Design insights & tutorials.

Pantone In Your Pocket

mypantone-header

Pantone has recently released myPantone, a new color guide app for the iPhone and iPod Touch.

The $9.99 app allows you to choose from these PANTONE color system libraries:

  • PANTONE MATCHING SYSTEM (coated, uncoated and matte)
  • PANTONE Goe (coated and uncoated)
  • PANTONE Pastels (coated and uncoated)
  • PANTONE FASHION + HOME (paper and cotton)
  • Includes sRGB, HTML and L*a*b* for all colors

You can capture and extract colors from photos and snap to the closest PANTONE Color using images loaded on your iPhone or directly from images taken by your iPhone camera. The app will automatically generates harmonious color combinations, and you can use it to cross-reference PANTONE colors to other PANTONE color libraries. Once you have created your color palettes you can then share them via e-mail an HTML image of your palette or e-mail color palettes that can be used in the Adobe Creative Suite (.ase files), QuarkXPress and CorelDraw. Users can also upload to the myPANTONE.com palette sharing web site.

Other features include text and voice annotation of palettes, posting of notifications of new palettes to Twitter and Facebook and GPS tagging of palettes.

mypantone-screens

The disclaimer on the iTunes App Store states: “PANTONE Colors displayed here may not match PANTONE-identified standards” so this is probably best used for a reference on the go as opposed to a full-fledged swatch solution. One plus side to the iPhone is that Pantone knows the exact screen the colors are displayed on, so they have a better chance of calibrating what’s seen on screen to their actual colors.

I haven’t yet had a chance to demo the app, but once I do I’ll compare to my physical swatch books and see how they hold up. Even if they were close, it would be very handy to not have to lug around swatch books when meeting with clients, even if just to choose general families of color swatches.

If you’re ready to plunk down your ten bucks, you can head over and pick up a copy of myPantone at the App Store.

About the Author, George Coghill

George Coghill isa freelance humorous illustrator/cartoonist specializing in mascot cartoon character design & cartoon logos. His cartooning & illustration work can be seen at CoghillCartooning.com and at his cartooning and illustration blog. Be sure to follow me on Twitter here!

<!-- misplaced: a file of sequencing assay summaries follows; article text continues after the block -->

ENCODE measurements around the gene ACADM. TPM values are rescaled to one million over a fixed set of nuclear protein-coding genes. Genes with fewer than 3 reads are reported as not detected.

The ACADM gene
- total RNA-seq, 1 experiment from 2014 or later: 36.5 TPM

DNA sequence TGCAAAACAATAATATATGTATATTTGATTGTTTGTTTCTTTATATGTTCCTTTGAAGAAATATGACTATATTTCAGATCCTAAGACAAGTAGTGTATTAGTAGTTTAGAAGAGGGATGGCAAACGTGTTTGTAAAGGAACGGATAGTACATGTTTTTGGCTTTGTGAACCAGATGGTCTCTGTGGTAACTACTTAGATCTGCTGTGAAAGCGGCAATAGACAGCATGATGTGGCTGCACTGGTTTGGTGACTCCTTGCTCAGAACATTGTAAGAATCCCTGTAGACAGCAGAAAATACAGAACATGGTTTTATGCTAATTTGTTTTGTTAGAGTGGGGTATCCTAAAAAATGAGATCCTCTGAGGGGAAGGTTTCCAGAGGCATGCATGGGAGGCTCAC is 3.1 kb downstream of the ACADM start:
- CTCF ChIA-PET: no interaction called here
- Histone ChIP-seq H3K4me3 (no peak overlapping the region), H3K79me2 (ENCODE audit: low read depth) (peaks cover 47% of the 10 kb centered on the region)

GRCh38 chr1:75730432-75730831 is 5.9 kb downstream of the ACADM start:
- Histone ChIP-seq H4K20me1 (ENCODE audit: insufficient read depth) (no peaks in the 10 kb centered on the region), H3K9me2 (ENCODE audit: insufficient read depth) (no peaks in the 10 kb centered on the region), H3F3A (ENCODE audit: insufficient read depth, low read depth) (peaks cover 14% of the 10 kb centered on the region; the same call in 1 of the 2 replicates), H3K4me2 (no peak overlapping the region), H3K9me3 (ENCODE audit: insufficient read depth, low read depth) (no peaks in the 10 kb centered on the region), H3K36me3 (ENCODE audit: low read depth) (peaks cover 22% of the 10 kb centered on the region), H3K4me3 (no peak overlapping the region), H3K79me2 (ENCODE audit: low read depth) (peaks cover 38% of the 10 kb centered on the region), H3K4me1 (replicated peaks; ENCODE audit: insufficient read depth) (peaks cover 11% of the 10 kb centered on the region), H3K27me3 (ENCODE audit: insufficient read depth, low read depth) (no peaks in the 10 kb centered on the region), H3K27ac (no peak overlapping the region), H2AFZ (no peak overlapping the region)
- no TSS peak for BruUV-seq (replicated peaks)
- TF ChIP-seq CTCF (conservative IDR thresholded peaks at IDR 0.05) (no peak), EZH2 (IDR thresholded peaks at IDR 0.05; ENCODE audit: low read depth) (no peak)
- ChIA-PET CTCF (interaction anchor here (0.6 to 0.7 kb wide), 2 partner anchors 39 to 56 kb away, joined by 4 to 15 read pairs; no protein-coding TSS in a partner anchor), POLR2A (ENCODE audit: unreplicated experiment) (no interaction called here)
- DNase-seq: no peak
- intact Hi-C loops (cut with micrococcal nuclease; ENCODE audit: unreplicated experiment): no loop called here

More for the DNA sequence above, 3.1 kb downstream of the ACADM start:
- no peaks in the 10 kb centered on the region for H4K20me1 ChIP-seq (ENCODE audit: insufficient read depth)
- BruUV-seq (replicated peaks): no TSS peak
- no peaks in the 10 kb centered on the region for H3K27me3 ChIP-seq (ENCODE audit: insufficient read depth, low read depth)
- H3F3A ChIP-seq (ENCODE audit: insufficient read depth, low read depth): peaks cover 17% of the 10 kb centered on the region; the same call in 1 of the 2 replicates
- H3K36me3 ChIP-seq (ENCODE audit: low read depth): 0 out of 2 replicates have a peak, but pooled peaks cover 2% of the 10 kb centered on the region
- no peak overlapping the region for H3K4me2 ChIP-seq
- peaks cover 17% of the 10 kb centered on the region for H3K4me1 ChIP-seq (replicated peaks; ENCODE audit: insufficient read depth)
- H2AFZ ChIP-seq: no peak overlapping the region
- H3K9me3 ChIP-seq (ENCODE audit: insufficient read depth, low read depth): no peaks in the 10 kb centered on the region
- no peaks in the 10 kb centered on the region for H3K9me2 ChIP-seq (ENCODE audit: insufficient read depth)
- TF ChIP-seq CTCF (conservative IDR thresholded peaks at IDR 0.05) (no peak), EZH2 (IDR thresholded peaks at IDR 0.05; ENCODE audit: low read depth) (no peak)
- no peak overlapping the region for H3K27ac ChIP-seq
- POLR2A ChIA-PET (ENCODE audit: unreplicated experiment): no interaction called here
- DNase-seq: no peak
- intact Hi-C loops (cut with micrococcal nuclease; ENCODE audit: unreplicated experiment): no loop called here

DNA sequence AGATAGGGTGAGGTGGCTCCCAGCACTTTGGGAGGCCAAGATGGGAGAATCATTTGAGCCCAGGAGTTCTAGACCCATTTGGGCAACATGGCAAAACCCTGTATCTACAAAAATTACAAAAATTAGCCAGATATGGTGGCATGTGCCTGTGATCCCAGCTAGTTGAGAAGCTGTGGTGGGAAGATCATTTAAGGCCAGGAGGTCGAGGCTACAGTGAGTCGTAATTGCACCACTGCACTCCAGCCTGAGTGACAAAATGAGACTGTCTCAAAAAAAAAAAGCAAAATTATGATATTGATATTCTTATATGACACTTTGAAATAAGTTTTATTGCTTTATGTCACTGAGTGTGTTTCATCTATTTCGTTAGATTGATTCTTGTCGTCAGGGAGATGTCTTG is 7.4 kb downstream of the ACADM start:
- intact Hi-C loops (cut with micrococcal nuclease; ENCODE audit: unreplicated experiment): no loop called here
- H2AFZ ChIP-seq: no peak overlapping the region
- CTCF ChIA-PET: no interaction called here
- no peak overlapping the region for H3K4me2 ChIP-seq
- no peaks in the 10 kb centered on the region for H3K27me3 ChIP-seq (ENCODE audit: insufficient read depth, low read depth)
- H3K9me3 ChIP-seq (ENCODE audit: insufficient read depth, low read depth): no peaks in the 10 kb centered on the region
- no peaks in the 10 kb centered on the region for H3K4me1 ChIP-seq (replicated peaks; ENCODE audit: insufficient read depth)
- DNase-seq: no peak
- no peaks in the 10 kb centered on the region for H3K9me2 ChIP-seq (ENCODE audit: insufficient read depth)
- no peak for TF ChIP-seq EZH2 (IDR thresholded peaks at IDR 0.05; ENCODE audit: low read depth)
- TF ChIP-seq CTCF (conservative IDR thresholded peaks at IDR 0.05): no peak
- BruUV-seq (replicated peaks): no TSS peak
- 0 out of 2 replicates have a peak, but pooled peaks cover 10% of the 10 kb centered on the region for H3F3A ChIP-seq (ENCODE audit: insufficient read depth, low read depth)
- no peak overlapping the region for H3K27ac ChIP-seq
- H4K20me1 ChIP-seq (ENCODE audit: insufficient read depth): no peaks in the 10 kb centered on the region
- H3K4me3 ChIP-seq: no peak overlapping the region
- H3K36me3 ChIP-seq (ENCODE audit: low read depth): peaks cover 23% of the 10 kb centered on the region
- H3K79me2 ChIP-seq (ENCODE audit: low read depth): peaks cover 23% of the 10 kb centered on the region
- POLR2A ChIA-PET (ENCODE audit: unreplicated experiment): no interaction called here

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Discussion

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  • Simon H.

    Sounds cool. But still… I'm not sure I'm that huge of a fan of Pantone when I know the prices they practice…

  • timboesel

    this is cool i just need a iphone.

  • Adam_Wagner

    Pretty cool. A friend of mine works at Sherwin Williams, which recently released a similar application for matching paint colors.

  • http://www.natemaggio.com/ Nate Maggio

    This is cool and all… but I adjust my brightness pretty often, how do they account for that?

  • nomhak

    Its crap. I'm sorry snap a picture of a pantone color from a Pantone book and compare it with that of what the app tells you. It won't match, realize that the lighting of the room your in, and any other colors casted off of objects around you will affect the outcome.

  • http://coghillcartooning.com George Coghill

    Have you tried the app?

  • http://coghillcartooning.com George Coghill

    Not sure. I dropped Pantone a line to find out, will post what I learn.

  • http://coghillcartooning.com George Coghill

    Not really sure anyone has much of a choice in the print industry ;)

  • nileshbabu

    cool idea – everything is on iPhone nowdays..

  • nomhak

    Yes. I've tried this along with color expect and found the results of both to be similar. Take a couple direct shots of an actual color and the results of the application are on average mediocre, they're close . I tried a handful out of my swatch book, and they were close, and a blue rich blue like 072 matched.